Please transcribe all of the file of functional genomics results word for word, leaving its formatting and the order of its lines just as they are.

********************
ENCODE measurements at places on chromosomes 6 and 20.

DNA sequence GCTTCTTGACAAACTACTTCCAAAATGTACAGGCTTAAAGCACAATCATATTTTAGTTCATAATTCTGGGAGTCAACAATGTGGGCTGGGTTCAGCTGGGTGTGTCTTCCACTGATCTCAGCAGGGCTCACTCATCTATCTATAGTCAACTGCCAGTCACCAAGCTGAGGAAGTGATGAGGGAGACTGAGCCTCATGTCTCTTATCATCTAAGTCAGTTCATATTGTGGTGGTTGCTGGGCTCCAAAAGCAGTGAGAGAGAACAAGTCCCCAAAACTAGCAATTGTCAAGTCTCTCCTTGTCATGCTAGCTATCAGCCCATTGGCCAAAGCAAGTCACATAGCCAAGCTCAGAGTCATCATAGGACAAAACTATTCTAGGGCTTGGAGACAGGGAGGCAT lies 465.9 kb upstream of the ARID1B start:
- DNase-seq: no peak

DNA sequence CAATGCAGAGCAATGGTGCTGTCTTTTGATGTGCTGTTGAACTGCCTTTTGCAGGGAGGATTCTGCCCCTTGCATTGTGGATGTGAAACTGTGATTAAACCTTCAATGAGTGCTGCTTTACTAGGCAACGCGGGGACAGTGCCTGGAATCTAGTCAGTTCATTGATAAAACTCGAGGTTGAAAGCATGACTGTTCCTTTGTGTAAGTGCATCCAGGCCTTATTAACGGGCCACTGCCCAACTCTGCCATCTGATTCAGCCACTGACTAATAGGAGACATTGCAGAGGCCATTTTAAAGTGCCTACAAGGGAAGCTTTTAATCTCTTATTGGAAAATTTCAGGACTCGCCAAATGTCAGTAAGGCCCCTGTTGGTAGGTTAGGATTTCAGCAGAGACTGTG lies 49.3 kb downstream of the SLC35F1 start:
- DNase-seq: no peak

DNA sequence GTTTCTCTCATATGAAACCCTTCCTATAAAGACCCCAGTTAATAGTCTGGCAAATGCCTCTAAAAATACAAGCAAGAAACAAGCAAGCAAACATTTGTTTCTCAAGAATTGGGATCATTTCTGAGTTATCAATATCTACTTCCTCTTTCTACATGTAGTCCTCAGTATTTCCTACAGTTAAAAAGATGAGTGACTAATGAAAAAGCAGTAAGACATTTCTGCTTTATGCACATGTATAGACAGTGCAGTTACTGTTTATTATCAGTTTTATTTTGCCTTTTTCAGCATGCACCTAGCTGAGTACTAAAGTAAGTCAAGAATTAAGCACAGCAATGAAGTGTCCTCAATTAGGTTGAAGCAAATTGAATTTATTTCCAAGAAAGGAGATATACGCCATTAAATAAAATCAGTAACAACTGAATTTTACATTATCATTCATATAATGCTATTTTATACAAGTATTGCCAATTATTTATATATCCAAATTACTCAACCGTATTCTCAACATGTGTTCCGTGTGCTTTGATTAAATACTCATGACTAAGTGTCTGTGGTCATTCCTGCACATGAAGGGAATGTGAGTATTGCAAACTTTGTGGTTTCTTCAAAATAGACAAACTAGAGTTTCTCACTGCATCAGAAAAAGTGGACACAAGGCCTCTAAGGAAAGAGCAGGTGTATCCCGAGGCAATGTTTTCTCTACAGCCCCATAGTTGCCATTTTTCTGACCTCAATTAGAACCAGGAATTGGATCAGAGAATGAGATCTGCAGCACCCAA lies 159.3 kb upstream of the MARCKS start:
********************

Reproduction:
ENCODE measurements at places on chromosomes 6 and 20.

DNA sequence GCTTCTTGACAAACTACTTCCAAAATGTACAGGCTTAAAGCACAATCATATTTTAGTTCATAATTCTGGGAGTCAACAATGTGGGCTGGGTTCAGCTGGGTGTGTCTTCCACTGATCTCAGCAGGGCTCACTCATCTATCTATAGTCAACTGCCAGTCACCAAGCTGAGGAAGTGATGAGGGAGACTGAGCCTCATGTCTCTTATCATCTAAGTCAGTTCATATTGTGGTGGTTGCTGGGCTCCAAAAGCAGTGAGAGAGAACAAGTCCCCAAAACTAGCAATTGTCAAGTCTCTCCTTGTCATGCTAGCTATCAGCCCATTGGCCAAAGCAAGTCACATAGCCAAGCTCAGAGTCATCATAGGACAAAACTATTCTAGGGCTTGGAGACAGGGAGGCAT lies 465.9 kb upstream of the ARID1B start:
- DNase-seq: no peak

DNA sequence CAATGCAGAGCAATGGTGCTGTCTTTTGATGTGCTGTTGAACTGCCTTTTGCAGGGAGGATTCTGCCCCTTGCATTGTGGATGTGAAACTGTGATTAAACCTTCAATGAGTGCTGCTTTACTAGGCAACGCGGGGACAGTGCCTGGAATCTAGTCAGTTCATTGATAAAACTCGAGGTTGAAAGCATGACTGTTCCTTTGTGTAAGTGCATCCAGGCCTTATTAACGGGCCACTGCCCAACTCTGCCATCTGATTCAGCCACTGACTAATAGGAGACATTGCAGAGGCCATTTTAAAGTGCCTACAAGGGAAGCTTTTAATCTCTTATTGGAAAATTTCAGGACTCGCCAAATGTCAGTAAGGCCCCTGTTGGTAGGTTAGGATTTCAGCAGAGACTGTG lies 49.3 kb downstream of the SLC35F1 start:
- DNase-seq: no peak

DNA sequence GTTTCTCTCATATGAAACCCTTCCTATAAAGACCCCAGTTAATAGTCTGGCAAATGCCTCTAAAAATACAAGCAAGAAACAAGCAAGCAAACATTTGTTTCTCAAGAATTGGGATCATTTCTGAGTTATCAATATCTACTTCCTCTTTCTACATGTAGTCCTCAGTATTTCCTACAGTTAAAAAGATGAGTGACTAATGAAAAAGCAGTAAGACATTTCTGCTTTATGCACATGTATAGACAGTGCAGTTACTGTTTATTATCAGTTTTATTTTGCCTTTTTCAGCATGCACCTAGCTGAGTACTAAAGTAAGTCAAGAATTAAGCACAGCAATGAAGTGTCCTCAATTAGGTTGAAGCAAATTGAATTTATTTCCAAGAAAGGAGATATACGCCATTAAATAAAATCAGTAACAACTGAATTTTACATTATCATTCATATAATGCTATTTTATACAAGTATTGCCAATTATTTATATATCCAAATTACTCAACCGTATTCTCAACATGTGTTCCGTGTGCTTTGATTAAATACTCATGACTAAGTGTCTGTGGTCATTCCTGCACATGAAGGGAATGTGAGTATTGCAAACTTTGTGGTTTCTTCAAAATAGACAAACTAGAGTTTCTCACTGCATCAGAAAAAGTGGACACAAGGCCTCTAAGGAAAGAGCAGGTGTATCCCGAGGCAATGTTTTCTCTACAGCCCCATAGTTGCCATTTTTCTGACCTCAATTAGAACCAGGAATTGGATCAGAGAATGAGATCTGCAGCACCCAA lies 159.3 kb upstream of the MARCKS start: